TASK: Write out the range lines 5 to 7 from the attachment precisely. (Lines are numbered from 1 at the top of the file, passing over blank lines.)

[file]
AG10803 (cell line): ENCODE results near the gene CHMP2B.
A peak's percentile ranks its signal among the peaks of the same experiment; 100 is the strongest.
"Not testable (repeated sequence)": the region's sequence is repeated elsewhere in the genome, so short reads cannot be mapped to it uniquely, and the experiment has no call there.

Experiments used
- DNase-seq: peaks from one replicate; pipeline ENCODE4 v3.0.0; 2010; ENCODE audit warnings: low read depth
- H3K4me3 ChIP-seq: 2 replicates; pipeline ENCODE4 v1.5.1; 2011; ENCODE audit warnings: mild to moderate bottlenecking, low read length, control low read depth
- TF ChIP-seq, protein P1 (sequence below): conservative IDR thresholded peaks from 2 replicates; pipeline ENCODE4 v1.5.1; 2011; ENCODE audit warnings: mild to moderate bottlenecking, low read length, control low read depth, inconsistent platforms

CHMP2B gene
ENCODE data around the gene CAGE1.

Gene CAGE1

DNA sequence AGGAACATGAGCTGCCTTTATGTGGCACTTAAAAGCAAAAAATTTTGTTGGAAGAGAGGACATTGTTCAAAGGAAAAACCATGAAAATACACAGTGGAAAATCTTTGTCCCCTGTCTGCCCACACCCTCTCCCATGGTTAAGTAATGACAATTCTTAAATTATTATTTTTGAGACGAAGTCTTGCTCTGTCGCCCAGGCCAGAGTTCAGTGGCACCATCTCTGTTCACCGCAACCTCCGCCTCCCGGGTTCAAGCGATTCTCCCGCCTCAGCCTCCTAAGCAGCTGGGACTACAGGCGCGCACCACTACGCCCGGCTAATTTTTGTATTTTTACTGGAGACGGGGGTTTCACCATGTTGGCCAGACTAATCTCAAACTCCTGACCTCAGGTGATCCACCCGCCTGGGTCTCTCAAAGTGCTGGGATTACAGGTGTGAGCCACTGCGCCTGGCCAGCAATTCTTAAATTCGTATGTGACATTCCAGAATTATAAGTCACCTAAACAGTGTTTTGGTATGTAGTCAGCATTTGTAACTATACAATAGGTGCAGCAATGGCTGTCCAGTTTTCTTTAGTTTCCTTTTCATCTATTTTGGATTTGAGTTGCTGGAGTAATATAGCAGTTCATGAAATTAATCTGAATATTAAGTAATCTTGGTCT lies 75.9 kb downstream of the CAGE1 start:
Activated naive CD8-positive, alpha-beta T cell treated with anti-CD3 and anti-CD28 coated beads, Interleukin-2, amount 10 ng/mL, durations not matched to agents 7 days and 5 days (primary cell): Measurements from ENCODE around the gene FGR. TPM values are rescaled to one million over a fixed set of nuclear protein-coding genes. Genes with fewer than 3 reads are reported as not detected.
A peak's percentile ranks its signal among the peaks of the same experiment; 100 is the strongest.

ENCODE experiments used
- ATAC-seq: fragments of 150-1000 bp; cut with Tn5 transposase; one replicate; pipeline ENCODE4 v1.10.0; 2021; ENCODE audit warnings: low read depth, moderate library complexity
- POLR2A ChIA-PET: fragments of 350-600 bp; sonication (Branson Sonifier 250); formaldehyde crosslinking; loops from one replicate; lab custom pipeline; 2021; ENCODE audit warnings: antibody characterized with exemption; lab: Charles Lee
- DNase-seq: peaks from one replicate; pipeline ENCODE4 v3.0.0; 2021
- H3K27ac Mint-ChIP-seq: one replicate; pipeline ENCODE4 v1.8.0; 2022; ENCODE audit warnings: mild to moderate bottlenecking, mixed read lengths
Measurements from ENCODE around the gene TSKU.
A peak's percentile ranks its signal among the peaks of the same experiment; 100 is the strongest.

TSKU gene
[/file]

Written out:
- DNase-seq: peaks from one replicate; pipeline ENCODE4 v3.0.0; 2010; ENCODE audit warnings: low read depth
- H3K4me3 ChIP-seq: 2 replicates; pipeline ENCODE4 v1.5.1; 2011; ENCODE audit warnings: mild to moderate bottlenecking, low read length, control low read depth
- TF ChIP-seq, protein P1 (sequence below): conservative IDR thresholded peaks from 2 replicates; pipeline ENCODE4 v1.5.1; 2011; ENCODE audit warnings: mild to moderate bottlenecking, low read length, control low read depth, inconsistent platforms